There’s something to be said for a statute of limitations

Two members of 1960s pop group The Tremeloes, aged 70 and 72, are accused of sexually assaulting a fan, 15, after a concert in Chester in 1968

Anyone think we can have a fair trial, with no physical evidence, on something that occurred or did not occur 47 years ago? He, he says versus she says?

And if we can’t have a fair trial should we be having one at all?

This is one of those things the American cousins have got right, in principle at least if not entirely in every operation detail. After a certain period of time, varying by place and by crime, it won’t be possible to try someone fairly: thus there can be no charges.

44 comments on “There’s something to be said for a statute of limitations

  1. This is one of those things the American cousins have got right, in principle at least if not entirely in every operation detail.

    The statute of limitations is a feature of the common law. I don’t think the Americans thought it up on their own. I think it was part of their English heritage.

    What Britain is noted for is not applying it to most sex crimes. But then the US does not apply it to most “heinious” crimes whatever they are.

    This is just the latest absurdity. So someone put a hand where it was not supposed to go. Back in 1968. As if anyone could remember. They wouldn’t be treated this way if they had murdered her.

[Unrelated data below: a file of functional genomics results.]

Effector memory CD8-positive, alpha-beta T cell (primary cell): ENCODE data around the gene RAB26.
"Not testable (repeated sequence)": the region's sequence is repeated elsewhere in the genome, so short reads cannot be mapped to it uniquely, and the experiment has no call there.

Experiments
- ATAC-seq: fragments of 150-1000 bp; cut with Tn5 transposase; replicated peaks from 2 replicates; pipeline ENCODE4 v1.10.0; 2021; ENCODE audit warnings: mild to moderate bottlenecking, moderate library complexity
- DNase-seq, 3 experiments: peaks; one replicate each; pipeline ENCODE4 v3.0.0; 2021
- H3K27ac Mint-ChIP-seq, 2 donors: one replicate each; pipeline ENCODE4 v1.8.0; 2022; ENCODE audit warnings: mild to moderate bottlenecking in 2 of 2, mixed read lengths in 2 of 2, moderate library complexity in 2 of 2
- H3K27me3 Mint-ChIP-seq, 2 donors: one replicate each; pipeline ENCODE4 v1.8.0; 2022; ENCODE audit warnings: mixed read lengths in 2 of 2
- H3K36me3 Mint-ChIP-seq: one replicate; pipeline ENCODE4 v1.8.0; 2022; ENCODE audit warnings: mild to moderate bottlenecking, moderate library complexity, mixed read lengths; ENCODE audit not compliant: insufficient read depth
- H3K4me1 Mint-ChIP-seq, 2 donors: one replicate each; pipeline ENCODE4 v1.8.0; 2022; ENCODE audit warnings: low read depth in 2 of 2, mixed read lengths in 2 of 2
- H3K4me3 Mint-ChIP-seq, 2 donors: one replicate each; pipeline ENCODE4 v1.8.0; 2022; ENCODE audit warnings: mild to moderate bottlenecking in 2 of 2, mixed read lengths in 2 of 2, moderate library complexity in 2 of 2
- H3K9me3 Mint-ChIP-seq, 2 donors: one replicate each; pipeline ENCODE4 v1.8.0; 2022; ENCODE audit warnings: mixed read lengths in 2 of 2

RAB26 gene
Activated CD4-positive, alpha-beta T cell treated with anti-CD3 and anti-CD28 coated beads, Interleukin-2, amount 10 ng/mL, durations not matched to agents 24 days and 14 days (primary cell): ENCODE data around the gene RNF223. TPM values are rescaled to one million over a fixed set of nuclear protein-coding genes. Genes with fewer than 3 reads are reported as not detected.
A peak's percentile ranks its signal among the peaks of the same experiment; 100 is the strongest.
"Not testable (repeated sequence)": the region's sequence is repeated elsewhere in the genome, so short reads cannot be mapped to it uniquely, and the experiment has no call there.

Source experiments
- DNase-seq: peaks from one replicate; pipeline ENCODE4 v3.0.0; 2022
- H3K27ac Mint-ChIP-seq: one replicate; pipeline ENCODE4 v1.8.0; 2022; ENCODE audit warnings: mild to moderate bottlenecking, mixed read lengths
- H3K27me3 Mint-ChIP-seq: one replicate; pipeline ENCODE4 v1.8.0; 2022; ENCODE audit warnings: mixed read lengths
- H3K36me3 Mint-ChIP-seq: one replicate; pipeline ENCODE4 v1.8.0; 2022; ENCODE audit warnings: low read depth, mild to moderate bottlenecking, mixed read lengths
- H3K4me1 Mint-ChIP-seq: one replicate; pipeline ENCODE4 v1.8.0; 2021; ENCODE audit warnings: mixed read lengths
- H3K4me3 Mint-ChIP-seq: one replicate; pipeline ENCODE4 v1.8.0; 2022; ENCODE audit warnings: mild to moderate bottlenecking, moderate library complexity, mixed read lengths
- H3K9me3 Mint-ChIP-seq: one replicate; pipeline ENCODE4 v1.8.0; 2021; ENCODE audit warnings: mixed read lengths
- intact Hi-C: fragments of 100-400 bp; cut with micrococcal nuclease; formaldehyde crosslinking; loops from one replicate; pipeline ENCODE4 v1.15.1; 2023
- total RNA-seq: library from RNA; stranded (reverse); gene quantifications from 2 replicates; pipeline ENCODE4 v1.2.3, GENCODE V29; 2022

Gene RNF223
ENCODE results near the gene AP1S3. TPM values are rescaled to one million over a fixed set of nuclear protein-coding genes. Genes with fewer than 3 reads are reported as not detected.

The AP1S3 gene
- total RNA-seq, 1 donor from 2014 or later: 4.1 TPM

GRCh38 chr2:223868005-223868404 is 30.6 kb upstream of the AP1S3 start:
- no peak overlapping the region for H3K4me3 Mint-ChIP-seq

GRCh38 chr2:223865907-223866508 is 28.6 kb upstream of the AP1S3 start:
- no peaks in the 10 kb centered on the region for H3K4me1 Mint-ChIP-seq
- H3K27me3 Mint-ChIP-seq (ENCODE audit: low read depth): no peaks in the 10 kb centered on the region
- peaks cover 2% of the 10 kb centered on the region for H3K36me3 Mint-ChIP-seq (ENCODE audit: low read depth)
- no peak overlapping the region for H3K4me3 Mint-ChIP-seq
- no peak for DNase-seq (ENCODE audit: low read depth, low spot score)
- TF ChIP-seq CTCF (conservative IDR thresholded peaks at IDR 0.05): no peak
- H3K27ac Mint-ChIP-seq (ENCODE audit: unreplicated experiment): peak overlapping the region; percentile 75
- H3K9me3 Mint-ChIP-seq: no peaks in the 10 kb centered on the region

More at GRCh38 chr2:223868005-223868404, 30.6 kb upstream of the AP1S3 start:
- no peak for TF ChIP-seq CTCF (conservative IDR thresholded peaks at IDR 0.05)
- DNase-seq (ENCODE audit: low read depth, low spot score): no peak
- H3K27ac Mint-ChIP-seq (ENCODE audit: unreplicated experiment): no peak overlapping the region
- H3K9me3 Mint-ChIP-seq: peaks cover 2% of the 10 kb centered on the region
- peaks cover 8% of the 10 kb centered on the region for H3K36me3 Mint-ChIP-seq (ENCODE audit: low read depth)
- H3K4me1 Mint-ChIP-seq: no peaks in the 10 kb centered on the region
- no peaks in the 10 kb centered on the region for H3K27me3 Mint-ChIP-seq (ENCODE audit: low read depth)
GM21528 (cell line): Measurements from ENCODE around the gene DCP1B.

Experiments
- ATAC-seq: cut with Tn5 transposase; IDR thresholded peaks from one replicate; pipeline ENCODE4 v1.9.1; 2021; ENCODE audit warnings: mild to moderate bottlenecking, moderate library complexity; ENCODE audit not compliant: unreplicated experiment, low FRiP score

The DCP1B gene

2. “…after attending a pop concert in the city, sometime between April 1 and April 30, 1968.”

    She can narrow it down to a month…?!?

  3. put me on a jury for that, and I’ll explain the concept of nullification to my fellow jurors.

    Really, what’s the public interest for this trial? It’s like locking up junior Auschwitz bureaucrats in their 80s. What’s the deterrent effect of locking people up when they’ve stopped working, stopped breeding and are spending most of their day in a comfy chair watching Countdown and will probably go into a prison and do the same?

  4. “. They wouldn’t be treated this way if they had murdered her.”

    Someone clearly is a legal expert. Tell us, how would they be treated if they had murdered her?

  5. If they had murdered her and there were no witnesses and no physical evidence, it would be thrown out.

  6. But having groped a likely horny and willing girl within months to days of the AOC long ago enough for said girl to now have grandchildren is a crime far worse than murder. Worse than witchcraft, even.

  7. It is just more Yewtree inspired femmi-shite.

    No doubt a BRITISH COURT under a BRITISH JUDGE will dispense its usual God-like equity without the slightest taint of demented witch-hunt bullshit.

    No doubt.

  8. Ironman – “Tell us, how would they be treated if they had murdered her?”

    They would be having fawning books written about them and their innocence by idiotic Social Justice Warriors like you and Ludo Kennedy as well as editorials in the Guardian.

    How is Mumia these days?

  9. When someone said this witch hunt was actually worse than Stalin’s Show Trials I think they were not far off the money. However, you have to realise the police have their own self-interest at stake as well – why spend time and resources fruitlessly following real crimes like burglary and assault when you can shell out on pursue septuagenarian and octogenarian ‘celebrities’ for crimes allegedly committed more than four decades ago? You might even get your picture on the telly so it has to be a winner?